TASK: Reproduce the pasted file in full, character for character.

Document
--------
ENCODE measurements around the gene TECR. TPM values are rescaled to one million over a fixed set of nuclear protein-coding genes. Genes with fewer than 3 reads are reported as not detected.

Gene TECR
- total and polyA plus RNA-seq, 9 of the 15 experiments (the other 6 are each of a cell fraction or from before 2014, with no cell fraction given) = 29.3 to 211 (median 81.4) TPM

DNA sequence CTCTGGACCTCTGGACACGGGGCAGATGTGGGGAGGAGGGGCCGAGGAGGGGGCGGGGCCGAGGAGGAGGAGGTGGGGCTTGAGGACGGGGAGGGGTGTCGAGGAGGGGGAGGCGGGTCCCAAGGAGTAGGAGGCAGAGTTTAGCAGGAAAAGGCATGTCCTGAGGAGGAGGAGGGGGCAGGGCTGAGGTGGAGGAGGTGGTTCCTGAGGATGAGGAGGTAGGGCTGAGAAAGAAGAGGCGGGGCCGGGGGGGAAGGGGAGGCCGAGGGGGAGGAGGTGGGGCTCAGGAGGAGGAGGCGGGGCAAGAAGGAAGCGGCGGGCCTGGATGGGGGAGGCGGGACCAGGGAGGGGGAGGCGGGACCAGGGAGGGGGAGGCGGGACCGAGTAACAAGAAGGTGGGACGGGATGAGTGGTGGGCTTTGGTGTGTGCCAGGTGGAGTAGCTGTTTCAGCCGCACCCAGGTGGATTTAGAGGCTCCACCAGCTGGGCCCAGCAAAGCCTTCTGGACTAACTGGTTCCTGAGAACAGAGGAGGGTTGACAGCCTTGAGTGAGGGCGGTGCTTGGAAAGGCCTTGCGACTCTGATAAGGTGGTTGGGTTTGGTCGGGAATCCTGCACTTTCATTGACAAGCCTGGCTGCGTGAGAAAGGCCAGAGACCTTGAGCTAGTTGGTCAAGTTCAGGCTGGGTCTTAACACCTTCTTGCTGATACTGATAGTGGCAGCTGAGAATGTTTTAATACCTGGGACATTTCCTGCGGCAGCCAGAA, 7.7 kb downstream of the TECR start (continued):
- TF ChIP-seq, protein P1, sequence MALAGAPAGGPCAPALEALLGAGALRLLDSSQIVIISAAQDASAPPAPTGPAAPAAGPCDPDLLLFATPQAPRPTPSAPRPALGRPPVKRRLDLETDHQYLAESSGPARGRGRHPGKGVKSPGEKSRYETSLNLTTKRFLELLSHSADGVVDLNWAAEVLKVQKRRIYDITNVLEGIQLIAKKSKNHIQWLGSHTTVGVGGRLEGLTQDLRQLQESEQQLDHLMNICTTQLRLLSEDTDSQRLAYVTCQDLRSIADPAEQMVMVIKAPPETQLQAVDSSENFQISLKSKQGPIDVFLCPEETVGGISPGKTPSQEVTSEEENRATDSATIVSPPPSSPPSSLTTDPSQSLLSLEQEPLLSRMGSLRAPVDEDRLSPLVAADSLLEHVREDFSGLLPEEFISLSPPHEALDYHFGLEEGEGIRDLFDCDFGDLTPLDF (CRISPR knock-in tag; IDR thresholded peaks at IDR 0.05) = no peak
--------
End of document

ENCODE measurements around the gene TECR. TPM values are rescaled to one million over a fixed set of nuclear protein-coding genes. Genes with fewer than 3 reads are reported as not detected.

Gene TECR
- total and polyA plus RNA-seq, 9 of the 15 experiments (the other 6 are each of a cell fraction or from before 2014, with no cell fraction given) = 29.3 to 211 (median 81.4) TPM

DNA sequence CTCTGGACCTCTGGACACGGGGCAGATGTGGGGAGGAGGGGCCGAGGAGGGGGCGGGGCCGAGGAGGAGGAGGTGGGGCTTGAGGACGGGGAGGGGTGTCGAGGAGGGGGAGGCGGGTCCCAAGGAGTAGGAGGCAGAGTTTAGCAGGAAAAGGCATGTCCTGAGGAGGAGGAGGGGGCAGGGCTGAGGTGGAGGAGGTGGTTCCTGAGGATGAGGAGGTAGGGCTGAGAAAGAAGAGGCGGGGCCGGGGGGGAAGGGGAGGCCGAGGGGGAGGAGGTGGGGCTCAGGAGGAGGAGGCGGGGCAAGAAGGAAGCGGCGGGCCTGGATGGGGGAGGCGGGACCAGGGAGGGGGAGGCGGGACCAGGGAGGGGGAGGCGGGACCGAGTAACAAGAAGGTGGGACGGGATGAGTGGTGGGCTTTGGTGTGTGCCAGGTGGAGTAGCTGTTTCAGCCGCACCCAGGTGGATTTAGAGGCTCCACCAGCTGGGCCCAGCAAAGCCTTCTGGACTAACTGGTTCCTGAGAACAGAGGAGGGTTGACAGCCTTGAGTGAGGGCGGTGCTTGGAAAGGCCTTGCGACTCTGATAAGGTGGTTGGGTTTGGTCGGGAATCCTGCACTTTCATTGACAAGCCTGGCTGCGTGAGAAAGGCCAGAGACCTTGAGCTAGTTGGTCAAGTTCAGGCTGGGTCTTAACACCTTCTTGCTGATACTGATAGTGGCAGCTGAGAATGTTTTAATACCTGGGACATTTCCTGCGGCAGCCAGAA, 7.7 kb downstream of the TECR start (continued):
- TF ChIP-seq, protein P1, sequence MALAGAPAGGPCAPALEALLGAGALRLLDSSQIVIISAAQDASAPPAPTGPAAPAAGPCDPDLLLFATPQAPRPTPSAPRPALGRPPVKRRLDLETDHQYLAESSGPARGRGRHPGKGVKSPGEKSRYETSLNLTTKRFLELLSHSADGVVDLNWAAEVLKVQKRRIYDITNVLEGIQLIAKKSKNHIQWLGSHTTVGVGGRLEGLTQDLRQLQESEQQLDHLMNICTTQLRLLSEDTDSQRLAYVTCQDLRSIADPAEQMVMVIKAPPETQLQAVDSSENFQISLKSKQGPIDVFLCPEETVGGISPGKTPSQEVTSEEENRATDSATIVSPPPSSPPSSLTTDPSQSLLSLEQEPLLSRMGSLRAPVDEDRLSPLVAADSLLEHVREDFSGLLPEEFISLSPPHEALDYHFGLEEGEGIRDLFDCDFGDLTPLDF (CRISPR knock-in tag; IDR thresholded peaks at IDR 0.05) = no peak